*688 Judgment of conviction and sentence were entered on October 27, 1977. Section 793.2 provides an "appeal can only be taken from the final judgment, and within sixty days thereafter." On December 21, 1977 defendant, following the Reaves prerequisite for an appeal challenging the adequacy of his guilty plea, filed a motion in arrest of judgment in the trial court instead of a timely notice of appeal to this court. The motion was set for hearing at a later time.

Defendant's notice of appeal, filed April 11, 1978 was within 60 days after the March 1 order overruling his motion in arrest of judgment. However, the appeal was not filed within 60 days after the October 27, 1977 judgment and sentence.

Should defendant be deprived of a right of appeal due to the delay necessitated by following the procedural requirement of Reaves and awaiting ruling thereon? Some assistance on this problem is found in State v. Hellickson, 162 N.W.2d 390, 392-393 (Iowa 1968) where the state moved to dismiss an appeal on the ground an adjudication on a motion in arrest of judgment was not an appealable order.

Although in the guilty plea proceeding that defendant claimed there had been no threats or promises to induce his plea, in his motion in arrest he claimed promises had induced the plea. There we said:

Actually, the issue here presented is whether an appeal lies from a post-sentence arrest of judgment order. . . . Furthermore no appeal lies from an order denying an arrest of judgment motion on a ground which could have been reviewed on appeal from the judgment. . . . In the instant case defendant chose not to appeal from sentence, electing to exercise his statutory right to later seek arrest of judgment upon the premise his guilty plea was not knowingly and voluntarily entered. This, if true, did not appear on the record. Id. at 392-393.

We again note that Gillespie, in contrast to the defendant in Hellickson, was mandated by the Reaves requirement to file a motion in arrest and did not have the initial option to file an appeal.

After recognizing the general rule to be that an order entered upon a motion in arrest of judgment is not appealable, in State v. Hellickson, 162 N.W.2d 393, we subscribed to an exception to the general rule and stated:

This inferentially means a defendant may, by motion in arrest of judgment, with the aid of extrinsic evidence, establish a violation of constitutional or fundamental rights which are not apparent but inhere in the whole record, as a result of which no legal judgment could be pronounced.

Section 793.2 was interpreted by State v. Clayton, 217 N.W.2d 685, 687 (Iowa 1974) where we stated: "The final judgment in a criminal case means sentence. The sentence is the judgment." In that case the defendant did not attempt to file an appeal until eight months after sentencing. Clayton did not cite or involve the exception that State v. Hellickson carved out for a ruling on motion in arrest.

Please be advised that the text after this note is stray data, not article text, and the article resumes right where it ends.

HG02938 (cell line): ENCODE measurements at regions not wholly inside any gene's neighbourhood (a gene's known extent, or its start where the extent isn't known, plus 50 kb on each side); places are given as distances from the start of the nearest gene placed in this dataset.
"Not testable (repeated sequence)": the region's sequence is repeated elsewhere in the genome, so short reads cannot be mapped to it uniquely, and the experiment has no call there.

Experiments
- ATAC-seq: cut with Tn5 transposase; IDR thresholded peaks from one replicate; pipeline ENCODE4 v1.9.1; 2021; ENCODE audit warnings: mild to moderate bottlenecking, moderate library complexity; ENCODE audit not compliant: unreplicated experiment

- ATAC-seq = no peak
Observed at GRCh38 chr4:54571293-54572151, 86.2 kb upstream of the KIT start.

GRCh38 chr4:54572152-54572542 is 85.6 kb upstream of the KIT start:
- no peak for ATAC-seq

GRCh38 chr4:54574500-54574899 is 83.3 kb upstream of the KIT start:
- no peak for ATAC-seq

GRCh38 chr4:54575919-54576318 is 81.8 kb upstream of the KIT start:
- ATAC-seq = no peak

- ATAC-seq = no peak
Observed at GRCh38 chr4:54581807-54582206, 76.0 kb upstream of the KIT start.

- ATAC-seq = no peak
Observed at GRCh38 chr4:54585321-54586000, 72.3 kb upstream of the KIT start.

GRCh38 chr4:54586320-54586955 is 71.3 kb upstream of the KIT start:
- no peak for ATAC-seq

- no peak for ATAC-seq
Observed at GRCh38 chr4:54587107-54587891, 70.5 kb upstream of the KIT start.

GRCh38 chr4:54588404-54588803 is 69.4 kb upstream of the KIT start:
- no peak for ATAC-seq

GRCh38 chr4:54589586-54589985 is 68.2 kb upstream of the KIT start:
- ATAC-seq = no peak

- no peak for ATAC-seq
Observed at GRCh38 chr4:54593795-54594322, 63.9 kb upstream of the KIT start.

We believe in view of the requirement of Reaves, that a defendant desiring to challenge the adequacy of his guilty plea proceeding must first file a motion in arrest of judgment in the trial court and receive ruling thereon, an appeal under Section 793.2 is valid if filed within 60 days of an adverse ruling on the motion. For that purpose and under that circumstance, an adverse ruling on the motion in arrest of judgment filed under Chapter 788 is a final judgment under Section 793.2, 1977 Code.

We hold that we have jurisdiction to entertain defendant's appeal under the record in this case.

II. The motion in arrest of judgment. We turn now to the issue raised by defendant. In substance he claims he was deprived of due process of law because trial court failed to discuss the law of aiding and abetting with him and obtain an affirmative showing on the record that defendant understood that aspect of the law at the time his guilty plea was taken.

*689 The record amply shows that defendant's attorney had fully explained the law relative to aiding and abetting to defendant prior to defendant's guilty plea. Cf. State v. Reppert, 215 N.W.2d 302, 306 (Iowa 1974) (At the guilty plea taking, defendant told the court he understood the penalty for one of the charges against him.). In this regard counsel was discharging his duty in advising his client and to the court as contemplated in State v. Reaves, 254 N.W.2d at 494; State v. Williams, 224 N.W.2d 17, 19 (Iowa 1974). We hold that the record made at the hearing on the motion in arrest can be used to supply a deficiency in the record made at the time of the taking of the guilty plea relative to the law of aiding and abetting. Adams v. State, 269 N.W.2d 442, 444-445 (Iowa 1978), and authorities cited therein.

From the entire record made at the plea taking and the hearing on motion in arrest we are satisfied that defendant knew and understood the essential elements of the crime of robbery and the law of aiding and abetting as it applied to him at the time he plead guilty. His plea was voluntary and in accord with due process of law. State v. Rand, 268 N.W.2d 642, 646 (Iowa 1978).

The trial court was correct in denying defendant's motion in arrest of judgment.

The case isAFFIRMED.

All Justices concur except McCORMICK, J., who concurs specially.

McCORMICK, Justice (concurring specially).

Although I adhere to the views expressed in the dissent in Adams v. State, 269 N.W.2d 442 (Iowa 1978), I concur in the opinion in this case because the procedure used here is authorized under the majority holding in Adams.